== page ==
Hello again! For your summer reading pleasure, we’ve bundled up our fiction editor Wadzanai Mhute’s book recommendations from this year so far. We’ve also brought in the excellent Krithika Varagur as your guide to this week’s finest stories.
Krithika is a columnist based in New York for The Wall Street Journal, where she reports every week about young people in the workplace. Before that, she was a foreign correspondent based in Southeast Asia for The Guardian and others, a National Geographic Explorer, and the author of a nonfiction book titled “The Call: Inside the Global Saudi Religious Project,” about Saudi Arabia’s campaign to spread Wahhabism across the Muslim world. She was the Newswomen Club of New York’s foreign correspondent of the year in 2020.
And now, The SLR is all hers!
Like the increasingly scarce phenomenon of “special event television” that everyone and their parents tune into, our usually diffuse firmament of journalists experienced a flash of monoculture when we trained our collective attentions on the inimitable Janet Malcolm, who passed away last week. Distinctive, stylish, accomplished, idiosyncratic writer and reporter of utterly sui generis corpus of books, yes, but perhaps still best-known for her provocative claim: “Every journalist who is not too stupid or too full of himself to notice what is going on knows that what he does is morally indefensible.” The first time you encounter this line, if you are indeed a journalist, it pierces the lake in the middle of your heart, and speaking for myself, does a little bit every subsequent time too. It’s not a burnished chestnut, to me, so much as a provocation worth wrestling with from time to time. Which is how, not for the first time, I found myself thinking: is what we do so indefensible?
I’ve never really thought so, and today, I still don’t. Every profession has an element of moral hazard, from those who profit on people losing their homes to those who make money off unrealistic promises of extending lifespans. (My friend Eyal Press has a great book coming out in the fall, Dirty Work, about jobs that take some of the biggest such tolls, which I can’t stop thinking about since I finished my galley.) What I love about journalism, and what I think is unique about practicing it, is the near occasion for several other things that are hard to find in modern life: the near occasion for bravery, the near occasion for paying attention, the near occasion for finding the truth. I’ve filched the term from Christian theology, whose idea of a near or “proximate occasion” for sin I’ve found compelling throughout my life: the idea that not only should you not be a glutton, you should also not go out of your way to pass an all-you-can-eat buffet—for example. That’s a negative construct, but journalism, in my experience, provides a launch-pad for other great life experiences, like the chance to expose wrongdoing and corruption, to tell a story that would have gone unheard, to entertain, to shake you out of the tedium of daily life, and to give you a reason to pay attention to the world around you and stop looking at your phone. To me these are all valid selfish reasons to do the job, and quite a few of them benefit others too. What could be better than that?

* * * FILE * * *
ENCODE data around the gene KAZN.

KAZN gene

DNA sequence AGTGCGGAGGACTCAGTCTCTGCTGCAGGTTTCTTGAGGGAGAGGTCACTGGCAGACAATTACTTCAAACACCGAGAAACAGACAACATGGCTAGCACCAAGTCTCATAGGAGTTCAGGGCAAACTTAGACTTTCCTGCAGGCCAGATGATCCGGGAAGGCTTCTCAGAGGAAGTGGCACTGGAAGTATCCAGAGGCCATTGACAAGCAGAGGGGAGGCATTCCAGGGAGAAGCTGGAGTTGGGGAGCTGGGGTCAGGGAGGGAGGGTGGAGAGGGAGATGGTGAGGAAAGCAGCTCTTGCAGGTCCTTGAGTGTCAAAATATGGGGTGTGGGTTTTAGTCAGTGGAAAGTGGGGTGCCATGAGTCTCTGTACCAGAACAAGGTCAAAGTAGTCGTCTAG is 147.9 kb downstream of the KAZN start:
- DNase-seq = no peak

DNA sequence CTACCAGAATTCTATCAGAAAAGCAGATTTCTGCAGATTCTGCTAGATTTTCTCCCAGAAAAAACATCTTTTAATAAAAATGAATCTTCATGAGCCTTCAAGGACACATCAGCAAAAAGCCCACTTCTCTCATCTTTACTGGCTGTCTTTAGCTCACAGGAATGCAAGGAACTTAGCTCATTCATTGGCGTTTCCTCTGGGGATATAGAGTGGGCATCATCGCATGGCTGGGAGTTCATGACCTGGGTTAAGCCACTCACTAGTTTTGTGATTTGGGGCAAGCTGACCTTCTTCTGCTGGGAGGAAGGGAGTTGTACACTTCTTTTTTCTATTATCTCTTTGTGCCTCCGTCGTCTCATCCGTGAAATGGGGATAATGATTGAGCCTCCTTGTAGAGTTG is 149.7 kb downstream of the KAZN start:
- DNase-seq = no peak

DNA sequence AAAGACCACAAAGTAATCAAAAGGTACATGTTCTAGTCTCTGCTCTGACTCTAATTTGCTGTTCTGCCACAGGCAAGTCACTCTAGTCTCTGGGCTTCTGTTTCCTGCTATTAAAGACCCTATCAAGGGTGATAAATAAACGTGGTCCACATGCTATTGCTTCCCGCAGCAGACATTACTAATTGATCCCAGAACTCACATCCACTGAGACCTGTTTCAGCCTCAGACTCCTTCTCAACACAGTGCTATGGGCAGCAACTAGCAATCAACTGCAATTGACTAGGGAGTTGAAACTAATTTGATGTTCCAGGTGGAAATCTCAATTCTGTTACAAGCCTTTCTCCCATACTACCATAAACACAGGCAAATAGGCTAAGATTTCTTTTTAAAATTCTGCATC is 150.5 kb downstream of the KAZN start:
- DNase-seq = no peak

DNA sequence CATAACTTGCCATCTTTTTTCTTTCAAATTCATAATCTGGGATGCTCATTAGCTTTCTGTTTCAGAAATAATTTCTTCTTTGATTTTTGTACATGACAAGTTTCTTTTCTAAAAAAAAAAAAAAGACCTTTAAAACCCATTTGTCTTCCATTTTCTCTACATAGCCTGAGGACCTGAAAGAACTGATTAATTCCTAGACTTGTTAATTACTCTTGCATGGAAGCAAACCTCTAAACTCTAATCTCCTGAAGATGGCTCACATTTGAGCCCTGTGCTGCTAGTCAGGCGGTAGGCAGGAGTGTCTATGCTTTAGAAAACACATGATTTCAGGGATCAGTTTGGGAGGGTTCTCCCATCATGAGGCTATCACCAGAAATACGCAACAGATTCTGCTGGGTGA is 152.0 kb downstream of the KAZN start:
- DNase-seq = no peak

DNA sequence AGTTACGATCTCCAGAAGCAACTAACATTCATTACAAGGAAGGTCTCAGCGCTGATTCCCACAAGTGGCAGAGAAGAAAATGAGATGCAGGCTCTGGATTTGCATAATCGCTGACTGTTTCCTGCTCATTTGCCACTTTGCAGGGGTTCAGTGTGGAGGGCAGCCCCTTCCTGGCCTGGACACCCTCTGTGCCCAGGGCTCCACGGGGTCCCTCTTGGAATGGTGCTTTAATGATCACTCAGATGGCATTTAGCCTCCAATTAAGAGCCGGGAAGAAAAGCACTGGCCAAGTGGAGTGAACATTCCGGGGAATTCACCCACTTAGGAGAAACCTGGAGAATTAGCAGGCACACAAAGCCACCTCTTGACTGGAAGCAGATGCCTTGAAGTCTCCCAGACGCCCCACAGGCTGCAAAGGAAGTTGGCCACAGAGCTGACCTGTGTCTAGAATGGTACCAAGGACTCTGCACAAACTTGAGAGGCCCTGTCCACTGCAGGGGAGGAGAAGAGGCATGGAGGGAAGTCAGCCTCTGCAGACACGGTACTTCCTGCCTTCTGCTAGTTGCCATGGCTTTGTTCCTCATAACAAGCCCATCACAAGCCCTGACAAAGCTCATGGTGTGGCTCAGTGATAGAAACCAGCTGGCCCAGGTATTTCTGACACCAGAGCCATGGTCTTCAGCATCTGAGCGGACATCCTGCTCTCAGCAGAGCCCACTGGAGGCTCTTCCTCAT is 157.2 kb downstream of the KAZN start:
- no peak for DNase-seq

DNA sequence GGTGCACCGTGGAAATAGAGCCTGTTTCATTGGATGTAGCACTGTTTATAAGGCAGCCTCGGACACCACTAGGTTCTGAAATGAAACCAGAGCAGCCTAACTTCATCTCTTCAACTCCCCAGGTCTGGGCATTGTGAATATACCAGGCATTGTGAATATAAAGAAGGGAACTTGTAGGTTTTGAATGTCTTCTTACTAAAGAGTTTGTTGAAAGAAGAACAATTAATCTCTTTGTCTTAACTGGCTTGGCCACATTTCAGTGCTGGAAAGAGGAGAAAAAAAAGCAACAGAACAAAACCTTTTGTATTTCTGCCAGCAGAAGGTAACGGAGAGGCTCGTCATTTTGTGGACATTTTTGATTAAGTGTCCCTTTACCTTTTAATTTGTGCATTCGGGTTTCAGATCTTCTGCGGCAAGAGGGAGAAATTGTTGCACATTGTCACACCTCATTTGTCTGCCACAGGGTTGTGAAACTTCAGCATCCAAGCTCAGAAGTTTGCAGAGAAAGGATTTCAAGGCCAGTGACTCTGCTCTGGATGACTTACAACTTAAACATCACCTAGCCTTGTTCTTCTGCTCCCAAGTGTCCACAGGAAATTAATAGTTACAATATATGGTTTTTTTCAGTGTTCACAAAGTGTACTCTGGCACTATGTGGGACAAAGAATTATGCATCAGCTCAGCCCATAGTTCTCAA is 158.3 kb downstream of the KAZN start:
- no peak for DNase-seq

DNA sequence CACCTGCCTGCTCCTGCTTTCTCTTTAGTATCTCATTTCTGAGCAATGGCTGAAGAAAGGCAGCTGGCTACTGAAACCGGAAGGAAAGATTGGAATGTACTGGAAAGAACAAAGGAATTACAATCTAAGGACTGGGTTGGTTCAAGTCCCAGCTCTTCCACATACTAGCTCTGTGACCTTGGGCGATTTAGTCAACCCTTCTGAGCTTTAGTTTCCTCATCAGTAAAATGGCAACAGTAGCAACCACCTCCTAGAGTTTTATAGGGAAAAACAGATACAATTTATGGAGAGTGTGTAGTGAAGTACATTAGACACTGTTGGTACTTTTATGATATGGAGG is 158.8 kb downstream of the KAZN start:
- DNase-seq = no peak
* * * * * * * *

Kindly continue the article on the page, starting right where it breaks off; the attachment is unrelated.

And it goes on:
I’ll give you an example: around Christmastime 2019, when I lived in Indonesia, scientists announced the discovery of the world’s oldest storytelling painting. For a certain kind of person, that gets your heart racing—I’m one of them. Since I was a journalist, I could call up the scientists, fly to the island of Sulawesi, and visit the 44,000-year-old fresco myself—and in the process, I discovered that was inside a working cement mine, and its environment was being rapidly degraded by particles and drilling activity that it surfaced. I guess I could have figured out a way to see the painting if I had not been a journalist, though I’m not the most convincing person around. And I guess I could have discovered some other way that this prehistoric art was threatened by mining—but what would I have possibly done with that information? (Other than pass it on to a journalist.)
Some of the near and dear occasions of the profession to me were transformed during the pandemic, but I dare say it’s coming back. In May, I went on my first plane trip in 15 months, to write about minor-league baseball in Indiana for The Wall Street Journal. Next week, I’m going to Las Vegas to attend a massive post-pandemic expo. It’s not exactly like riding a bike to pick up this kind of reporting again: I felt less sharp, somehow, taking notes was harder, and even paying attention was no longer second nature. I used to be able to snap to it as soon as I landed somewhere, but a year-plus of pandemic era digital hygiene degradation had taken a toll. But I trust the process. Janet Malcolm, for instance, is said to have developed her unforgettable voice and style of reportage because she was trying to learn how to write without smoking. That’s a beautiful way to think about the challenges many of us face returning to the profession in a changed world. And of course, you’re never alone; the great sense of fellow-feeling and joint enterprise from reading excellent journalism reminds us of that.
Without further ado — click here to open this week’s edition of the Sunday Long Read.